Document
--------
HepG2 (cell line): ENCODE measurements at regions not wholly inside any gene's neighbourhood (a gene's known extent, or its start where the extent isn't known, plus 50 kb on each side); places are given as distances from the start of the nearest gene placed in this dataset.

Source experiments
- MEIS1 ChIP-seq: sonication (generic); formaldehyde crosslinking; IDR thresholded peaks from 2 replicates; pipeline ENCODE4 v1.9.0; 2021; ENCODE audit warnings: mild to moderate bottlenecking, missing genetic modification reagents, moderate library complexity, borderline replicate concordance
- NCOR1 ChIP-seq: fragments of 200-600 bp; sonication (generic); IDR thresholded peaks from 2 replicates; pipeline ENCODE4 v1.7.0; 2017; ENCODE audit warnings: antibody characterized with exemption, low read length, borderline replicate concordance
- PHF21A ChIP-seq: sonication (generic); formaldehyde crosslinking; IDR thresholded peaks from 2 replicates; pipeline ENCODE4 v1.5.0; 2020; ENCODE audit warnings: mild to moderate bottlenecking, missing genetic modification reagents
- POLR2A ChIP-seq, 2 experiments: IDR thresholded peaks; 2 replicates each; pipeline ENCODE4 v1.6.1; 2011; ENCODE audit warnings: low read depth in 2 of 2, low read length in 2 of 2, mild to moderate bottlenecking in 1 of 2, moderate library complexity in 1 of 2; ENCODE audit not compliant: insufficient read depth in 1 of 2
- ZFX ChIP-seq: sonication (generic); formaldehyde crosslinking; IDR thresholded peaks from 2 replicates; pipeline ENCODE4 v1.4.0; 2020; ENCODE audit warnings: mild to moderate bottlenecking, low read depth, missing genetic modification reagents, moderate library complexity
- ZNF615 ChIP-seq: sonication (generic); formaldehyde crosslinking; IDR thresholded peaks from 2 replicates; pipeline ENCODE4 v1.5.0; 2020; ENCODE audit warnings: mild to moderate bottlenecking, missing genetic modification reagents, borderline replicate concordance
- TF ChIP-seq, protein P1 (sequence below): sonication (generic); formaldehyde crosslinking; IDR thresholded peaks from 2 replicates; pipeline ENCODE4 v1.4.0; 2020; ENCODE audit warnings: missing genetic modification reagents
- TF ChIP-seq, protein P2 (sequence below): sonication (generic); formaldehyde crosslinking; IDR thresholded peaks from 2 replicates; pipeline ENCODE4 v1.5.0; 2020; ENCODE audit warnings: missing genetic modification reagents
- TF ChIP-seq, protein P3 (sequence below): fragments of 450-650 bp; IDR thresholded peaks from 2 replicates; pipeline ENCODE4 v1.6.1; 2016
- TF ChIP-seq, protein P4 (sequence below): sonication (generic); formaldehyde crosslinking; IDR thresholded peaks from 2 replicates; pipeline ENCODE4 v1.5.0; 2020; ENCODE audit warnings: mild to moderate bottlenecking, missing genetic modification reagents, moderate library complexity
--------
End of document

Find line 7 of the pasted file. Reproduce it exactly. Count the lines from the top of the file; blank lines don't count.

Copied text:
- ZFX ChIP-seq: sonication (generic); formaldehyde crosslinking; IDR thresholded peaks from 2 replicates; pipeline ENCODE4 v1.4.0; 2020; ENCODE audit warnings: mild to moderate bottlenecking, low read depth, missing genetic modification reagents, moderate library complexity